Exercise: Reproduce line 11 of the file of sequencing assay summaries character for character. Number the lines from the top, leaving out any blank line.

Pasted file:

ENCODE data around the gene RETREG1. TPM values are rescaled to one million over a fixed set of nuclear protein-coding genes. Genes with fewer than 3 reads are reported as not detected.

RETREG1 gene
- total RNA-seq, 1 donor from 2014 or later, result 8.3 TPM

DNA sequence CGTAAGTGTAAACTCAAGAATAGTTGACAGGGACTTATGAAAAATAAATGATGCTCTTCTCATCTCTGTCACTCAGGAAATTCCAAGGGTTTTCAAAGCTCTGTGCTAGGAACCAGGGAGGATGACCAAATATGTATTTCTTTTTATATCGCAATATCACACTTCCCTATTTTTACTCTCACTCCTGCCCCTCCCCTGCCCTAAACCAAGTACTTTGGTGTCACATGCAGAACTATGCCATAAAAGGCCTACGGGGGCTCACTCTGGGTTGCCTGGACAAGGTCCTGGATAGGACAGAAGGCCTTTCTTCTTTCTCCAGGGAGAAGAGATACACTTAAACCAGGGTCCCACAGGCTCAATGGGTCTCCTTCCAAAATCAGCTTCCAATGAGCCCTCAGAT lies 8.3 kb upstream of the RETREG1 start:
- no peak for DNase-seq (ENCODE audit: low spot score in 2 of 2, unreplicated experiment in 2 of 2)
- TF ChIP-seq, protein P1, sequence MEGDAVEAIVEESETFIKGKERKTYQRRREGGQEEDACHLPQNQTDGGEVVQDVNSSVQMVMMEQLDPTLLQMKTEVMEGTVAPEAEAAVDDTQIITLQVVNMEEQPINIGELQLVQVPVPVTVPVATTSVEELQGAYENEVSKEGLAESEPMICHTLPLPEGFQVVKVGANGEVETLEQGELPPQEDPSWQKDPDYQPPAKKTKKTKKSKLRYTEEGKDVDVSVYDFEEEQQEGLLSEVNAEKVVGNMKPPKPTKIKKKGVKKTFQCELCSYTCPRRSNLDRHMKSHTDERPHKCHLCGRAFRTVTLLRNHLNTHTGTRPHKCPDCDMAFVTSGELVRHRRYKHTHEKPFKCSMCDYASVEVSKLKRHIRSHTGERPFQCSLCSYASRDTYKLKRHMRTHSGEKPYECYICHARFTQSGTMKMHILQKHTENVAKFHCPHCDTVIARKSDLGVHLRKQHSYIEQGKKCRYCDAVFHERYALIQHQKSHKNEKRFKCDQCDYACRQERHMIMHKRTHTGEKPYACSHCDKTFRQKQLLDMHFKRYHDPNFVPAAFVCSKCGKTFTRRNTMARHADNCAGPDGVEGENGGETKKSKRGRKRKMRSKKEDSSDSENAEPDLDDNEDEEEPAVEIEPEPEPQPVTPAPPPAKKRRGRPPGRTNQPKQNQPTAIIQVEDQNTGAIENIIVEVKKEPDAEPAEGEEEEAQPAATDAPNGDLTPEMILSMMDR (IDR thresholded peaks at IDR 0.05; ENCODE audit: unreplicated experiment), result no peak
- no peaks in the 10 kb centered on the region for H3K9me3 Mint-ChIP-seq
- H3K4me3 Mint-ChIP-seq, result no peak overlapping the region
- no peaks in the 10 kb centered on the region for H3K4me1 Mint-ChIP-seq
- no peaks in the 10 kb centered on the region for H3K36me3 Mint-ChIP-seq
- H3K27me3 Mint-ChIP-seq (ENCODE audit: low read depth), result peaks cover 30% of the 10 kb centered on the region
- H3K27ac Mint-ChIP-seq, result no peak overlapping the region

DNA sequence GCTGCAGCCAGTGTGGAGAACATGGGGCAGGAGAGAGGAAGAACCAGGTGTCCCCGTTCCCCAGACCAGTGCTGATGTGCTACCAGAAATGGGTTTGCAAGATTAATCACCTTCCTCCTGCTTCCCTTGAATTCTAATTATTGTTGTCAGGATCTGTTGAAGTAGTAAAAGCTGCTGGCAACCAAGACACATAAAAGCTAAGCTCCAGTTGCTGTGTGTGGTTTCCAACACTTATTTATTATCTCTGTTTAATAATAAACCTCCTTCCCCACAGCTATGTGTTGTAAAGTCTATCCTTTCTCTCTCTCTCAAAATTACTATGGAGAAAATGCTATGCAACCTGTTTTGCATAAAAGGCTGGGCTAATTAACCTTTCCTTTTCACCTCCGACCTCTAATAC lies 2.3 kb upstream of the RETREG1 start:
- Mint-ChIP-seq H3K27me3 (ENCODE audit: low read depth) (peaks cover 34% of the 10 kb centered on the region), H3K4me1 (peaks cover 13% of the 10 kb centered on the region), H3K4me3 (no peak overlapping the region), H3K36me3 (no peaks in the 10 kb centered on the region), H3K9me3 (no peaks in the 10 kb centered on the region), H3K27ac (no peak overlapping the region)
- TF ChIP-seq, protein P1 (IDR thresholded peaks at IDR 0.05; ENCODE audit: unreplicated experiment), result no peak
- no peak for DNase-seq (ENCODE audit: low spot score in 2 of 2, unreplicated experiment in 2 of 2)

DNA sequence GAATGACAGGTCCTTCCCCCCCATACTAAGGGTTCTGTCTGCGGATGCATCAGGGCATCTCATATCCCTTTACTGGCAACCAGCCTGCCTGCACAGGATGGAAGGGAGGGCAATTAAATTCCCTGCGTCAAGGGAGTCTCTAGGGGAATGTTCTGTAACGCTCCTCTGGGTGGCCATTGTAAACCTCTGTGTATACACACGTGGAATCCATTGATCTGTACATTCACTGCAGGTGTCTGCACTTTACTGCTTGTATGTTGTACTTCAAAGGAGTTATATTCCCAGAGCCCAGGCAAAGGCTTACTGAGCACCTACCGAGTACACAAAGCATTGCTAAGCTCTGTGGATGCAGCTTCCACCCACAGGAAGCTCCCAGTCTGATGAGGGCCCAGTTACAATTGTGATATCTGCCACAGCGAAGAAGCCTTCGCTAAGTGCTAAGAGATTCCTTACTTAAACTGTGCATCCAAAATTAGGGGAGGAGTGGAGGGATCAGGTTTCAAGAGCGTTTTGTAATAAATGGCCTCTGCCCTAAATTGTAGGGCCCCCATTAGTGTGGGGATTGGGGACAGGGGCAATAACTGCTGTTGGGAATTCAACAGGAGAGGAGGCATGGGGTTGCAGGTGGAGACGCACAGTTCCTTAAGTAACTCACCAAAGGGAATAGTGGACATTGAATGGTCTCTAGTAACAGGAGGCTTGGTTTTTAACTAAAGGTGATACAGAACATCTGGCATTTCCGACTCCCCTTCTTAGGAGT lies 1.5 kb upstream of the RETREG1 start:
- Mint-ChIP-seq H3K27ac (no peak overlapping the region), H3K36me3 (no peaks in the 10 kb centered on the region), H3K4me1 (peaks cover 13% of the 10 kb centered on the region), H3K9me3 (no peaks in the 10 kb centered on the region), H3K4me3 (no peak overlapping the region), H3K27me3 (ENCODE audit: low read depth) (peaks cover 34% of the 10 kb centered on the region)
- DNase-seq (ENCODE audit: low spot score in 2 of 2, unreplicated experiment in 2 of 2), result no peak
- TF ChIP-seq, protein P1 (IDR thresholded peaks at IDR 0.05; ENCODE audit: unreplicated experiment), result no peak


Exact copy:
- H3K27me3 Mint-ChIP-seq (ENCODE audit: low read depth), result peaks cover 30% of the 10 kb centered on the region